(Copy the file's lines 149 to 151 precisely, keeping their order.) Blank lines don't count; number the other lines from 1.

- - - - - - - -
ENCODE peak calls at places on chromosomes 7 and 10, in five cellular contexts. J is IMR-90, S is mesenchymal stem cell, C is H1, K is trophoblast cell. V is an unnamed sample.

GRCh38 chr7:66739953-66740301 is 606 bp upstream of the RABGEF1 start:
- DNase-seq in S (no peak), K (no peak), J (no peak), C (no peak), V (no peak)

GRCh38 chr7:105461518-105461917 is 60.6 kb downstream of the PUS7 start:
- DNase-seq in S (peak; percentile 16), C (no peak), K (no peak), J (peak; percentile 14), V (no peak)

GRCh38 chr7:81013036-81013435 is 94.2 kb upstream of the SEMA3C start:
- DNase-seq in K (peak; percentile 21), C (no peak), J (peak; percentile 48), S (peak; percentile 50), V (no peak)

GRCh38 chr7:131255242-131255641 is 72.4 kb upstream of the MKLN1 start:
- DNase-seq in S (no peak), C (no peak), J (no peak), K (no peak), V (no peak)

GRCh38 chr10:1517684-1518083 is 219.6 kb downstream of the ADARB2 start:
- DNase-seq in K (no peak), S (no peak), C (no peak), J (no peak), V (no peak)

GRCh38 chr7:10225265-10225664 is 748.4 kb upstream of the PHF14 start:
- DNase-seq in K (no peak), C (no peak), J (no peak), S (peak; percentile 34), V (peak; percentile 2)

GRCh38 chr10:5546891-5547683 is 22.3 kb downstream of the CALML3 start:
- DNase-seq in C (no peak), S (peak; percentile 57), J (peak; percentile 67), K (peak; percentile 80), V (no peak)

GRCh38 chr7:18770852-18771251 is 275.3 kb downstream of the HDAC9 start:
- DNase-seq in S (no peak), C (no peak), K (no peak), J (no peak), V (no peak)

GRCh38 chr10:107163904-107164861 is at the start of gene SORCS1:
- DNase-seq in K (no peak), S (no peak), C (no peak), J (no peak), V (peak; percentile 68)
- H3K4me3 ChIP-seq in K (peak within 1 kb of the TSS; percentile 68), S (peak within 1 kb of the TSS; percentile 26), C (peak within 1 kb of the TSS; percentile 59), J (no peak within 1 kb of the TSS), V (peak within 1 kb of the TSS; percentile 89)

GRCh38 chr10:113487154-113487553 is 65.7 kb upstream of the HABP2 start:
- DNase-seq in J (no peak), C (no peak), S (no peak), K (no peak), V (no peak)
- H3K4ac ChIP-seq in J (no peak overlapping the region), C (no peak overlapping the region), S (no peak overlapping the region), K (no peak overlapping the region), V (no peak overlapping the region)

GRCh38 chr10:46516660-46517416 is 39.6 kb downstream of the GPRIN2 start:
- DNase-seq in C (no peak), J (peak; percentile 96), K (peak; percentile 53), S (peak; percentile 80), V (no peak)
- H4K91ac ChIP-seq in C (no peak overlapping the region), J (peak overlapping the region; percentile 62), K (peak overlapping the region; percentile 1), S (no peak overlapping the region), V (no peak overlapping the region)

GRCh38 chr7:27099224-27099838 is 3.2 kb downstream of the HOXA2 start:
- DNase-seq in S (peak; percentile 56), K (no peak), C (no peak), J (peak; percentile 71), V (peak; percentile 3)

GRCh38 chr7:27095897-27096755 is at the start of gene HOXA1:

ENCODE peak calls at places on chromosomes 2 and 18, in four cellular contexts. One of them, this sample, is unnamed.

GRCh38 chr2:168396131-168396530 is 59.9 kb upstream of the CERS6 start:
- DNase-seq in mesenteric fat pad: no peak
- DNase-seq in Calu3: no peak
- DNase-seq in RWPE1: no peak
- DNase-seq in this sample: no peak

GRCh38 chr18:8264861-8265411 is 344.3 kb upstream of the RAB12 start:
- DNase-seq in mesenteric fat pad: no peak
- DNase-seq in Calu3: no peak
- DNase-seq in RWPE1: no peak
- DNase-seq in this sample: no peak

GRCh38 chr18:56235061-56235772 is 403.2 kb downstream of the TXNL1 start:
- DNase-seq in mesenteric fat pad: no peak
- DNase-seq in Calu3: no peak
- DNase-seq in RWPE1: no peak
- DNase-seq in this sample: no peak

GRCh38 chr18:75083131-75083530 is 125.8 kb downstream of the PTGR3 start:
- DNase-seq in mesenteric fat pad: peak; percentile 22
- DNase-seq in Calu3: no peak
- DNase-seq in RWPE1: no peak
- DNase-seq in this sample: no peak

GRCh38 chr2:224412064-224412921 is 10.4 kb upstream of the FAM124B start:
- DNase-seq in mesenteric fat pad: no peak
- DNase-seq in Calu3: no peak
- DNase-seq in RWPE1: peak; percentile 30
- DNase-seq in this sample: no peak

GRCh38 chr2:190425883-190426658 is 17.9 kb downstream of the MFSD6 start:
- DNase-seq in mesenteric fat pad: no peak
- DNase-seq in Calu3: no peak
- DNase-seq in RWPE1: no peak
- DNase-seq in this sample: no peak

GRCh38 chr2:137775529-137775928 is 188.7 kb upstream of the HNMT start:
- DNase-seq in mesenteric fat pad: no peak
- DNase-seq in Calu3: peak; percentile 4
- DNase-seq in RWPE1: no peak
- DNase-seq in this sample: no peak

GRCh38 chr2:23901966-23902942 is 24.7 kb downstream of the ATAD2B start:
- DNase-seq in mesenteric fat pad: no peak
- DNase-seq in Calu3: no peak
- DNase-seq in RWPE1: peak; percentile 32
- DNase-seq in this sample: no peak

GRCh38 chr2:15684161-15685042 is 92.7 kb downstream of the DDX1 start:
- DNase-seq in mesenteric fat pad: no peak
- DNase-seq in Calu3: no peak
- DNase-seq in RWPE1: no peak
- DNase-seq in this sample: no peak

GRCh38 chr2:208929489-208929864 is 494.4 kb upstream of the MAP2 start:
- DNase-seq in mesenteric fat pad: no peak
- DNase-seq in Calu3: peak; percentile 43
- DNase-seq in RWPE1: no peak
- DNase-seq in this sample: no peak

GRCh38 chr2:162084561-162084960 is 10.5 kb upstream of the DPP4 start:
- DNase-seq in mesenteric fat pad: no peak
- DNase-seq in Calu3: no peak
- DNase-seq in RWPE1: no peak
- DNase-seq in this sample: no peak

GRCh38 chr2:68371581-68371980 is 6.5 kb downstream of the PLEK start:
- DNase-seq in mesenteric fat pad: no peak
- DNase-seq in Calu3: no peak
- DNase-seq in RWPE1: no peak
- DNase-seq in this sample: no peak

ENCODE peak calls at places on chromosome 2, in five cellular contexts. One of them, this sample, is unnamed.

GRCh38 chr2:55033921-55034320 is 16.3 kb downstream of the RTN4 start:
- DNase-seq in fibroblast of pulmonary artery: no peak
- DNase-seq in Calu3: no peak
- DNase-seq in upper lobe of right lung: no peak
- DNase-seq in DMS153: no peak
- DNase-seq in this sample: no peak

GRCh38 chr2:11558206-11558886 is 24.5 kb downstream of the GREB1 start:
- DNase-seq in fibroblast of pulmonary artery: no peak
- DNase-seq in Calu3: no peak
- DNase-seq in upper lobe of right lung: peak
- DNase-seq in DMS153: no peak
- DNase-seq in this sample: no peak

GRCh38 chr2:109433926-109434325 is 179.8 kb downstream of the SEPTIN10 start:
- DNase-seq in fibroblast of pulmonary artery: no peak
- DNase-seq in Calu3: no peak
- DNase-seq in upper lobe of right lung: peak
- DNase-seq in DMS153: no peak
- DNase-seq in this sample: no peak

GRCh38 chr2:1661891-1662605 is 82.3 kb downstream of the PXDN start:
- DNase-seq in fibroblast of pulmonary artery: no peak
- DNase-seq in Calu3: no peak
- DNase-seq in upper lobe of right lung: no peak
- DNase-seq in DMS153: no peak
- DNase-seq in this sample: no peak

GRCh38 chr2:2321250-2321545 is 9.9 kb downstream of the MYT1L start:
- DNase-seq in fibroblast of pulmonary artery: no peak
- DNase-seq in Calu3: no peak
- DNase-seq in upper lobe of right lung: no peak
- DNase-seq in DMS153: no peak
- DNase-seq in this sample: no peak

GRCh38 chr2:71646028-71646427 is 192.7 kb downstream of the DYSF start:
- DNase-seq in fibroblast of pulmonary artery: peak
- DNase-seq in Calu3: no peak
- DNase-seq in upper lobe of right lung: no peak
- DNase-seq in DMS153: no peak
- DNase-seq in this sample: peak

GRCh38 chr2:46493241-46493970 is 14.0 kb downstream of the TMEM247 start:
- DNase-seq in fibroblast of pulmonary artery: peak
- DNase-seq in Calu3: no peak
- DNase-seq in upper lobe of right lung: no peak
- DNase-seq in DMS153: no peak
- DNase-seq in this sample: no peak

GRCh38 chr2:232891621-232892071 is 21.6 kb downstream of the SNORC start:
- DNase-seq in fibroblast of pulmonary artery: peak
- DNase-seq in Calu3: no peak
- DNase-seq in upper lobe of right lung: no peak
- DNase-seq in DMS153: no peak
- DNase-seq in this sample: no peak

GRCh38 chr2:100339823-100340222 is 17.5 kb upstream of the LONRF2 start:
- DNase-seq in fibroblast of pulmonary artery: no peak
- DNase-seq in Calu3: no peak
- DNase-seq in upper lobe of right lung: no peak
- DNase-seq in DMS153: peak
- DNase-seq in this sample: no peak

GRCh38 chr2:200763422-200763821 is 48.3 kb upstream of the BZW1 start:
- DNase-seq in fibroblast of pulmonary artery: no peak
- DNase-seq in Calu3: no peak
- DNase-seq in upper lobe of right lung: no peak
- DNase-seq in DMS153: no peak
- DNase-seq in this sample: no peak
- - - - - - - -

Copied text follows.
- DNase-seq in upper lobe of right lung: no peak
- DNase-seq in DMS153: no peak
- DNase-seq in this sample: no peak